The web comprised nearly 42% of the growth in the U.S. retail market last year. E-commerce represented 11.7% of total sales in 2016, but ...
A new index measures how well online retailers meet their customers` multi-channel needs.
How does a retailer assess whether a web site is high performing, especially during the critical holiday season when the challenges are bigger and the stakes are higher?
The most obvious performance metric is online sales. But, there’s a fatal flaw in looking solely at this number: it dramatically understates the value of the web channel. While online sales are growing rapidly, they still comprise a small portion of overall sales for many retailers.
ForeSee Results’ recent holiday update of the Top 40 Online Retail Satisfaction Index revealed that 51% of online holiday shoppers named the company web site as their primary research channel, yet one in three said they preferred to purchase in a store. That means online sales figures represent only two-thirds of the purchases influenced by the online shopping visit. Since retailers lack the ability to link online shopping visits with sales through other channels, the full contribution of the online shopping experience to sales through other channels doesn’t appear in the e-commerce division’s balance sheet.
A new metric
In the absence of reliable behavioral data linking online shopping visits with in-store purchases, ForeSee Results has developed a new metric, based on the American Customer Satisfaction Index methodology, that projects the contribution of the web site shopping experience to future multi-channel sales. Since the ACSI links customer satisfaction to financial performance, it provides a leading indicator of the impact on overall sales influenced by online shopping visits. We call this metric the Multi-Channel Value Index.
The American Customer Satisfaction Index measures the impact of increasing customer satisfaction on financial performance and is a leading economic indicator. Produced on a quarterly basis by the University of Michigan, the ACSI is a cross-industry benchmark of customer satisfaction with goods and services in the U.S. economy with over a decade of empirical evidence. Applied to the Internet, the ACSI methodology assesses online customer satisfaction, its drivers and future behaviors that are linked to satisfaction, such as likelihood to purchase, to recommend and to refer the web site to others.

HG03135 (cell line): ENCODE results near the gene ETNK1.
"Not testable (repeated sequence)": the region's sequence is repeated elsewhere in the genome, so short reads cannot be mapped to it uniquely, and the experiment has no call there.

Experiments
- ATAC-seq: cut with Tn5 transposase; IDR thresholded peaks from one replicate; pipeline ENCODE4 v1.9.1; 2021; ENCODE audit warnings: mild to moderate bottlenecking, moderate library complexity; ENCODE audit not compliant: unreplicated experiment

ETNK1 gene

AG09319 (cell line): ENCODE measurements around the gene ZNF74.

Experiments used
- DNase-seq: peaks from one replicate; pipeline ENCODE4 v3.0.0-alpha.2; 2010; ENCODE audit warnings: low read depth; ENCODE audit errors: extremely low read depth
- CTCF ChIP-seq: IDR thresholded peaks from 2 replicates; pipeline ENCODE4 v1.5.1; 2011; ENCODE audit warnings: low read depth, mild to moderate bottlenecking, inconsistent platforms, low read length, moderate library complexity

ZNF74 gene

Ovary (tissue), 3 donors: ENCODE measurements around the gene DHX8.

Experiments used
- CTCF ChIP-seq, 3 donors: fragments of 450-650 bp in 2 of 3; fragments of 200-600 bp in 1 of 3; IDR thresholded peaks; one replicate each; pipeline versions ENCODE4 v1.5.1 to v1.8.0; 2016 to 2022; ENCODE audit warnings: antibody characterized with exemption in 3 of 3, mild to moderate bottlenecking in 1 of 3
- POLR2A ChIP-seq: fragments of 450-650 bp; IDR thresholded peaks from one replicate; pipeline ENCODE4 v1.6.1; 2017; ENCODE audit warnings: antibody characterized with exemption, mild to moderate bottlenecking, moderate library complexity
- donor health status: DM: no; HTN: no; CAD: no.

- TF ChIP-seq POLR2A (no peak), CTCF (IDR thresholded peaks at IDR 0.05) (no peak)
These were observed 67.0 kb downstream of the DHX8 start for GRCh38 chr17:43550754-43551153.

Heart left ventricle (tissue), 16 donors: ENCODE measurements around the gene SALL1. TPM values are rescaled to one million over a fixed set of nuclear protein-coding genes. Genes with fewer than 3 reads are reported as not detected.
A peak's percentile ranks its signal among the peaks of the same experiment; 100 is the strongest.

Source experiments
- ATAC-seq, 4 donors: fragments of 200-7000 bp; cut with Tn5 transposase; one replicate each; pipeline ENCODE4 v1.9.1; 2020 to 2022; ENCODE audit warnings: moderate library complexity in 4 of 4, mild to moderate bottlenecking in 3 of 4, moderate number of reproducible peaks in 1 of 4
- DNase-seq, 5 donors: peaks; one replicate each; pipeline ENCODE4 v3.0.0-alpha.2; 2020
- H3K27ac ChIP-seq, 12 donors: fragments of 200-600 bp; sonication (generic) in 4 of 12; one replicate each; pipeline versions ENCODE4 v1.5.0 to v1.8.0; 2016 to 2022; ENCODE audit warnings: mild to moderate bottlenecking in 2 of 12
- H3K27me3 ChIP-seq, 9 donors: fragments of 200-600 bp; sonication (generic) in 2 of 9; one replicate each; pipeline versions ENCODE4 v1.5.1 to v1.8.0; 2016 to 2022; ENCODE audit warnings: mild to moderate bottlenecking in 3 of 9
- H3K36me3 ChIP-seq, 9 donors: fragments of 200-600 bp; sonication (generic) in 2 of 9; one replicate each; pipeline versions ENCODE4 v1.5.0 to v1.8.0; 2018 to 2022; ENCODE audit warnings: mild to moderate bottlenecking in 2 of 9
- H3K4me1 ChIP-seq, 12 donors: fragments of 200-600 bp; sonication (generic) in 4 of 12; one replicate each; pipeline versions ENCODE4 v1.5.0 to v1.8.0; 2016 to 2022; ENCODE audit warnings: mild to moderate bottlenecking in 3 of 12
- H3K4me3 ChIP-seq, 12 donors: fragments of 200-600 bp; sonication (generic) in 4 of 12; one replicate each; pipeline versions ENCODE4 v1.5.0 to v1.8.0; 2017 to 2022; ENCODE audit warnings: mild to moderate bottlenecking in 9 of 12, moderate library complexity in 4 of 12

The Multi-Channel Value Index enables multi-channel retailers to assess the contribution of the web channel to overall sales while providing a point of comparison to other retailers. The MCVI factors online customer satisfaction into likelihood to purchase online or through another channel to provide a single score that can be readily compared across retailers to gauge how effectively the web site is contributing to overall sales. MCVI scores, like all ACSI-calculated numbers, are shown on a 100-point scale. Higher scores indicate retailers that are more effectively driving overall sales through the web site shopping experience.
Multi-Channel Value Index scores were calculated from data collected by ForeSee Results for the Top 40 Online Retail Satisfaction Index in the spring and this holiday season. Data for each period was collected from between 9,000 and 11,000 online panelists who had visited a site within the past 14 days. Of the respondents, some completed a purchase online while others had not.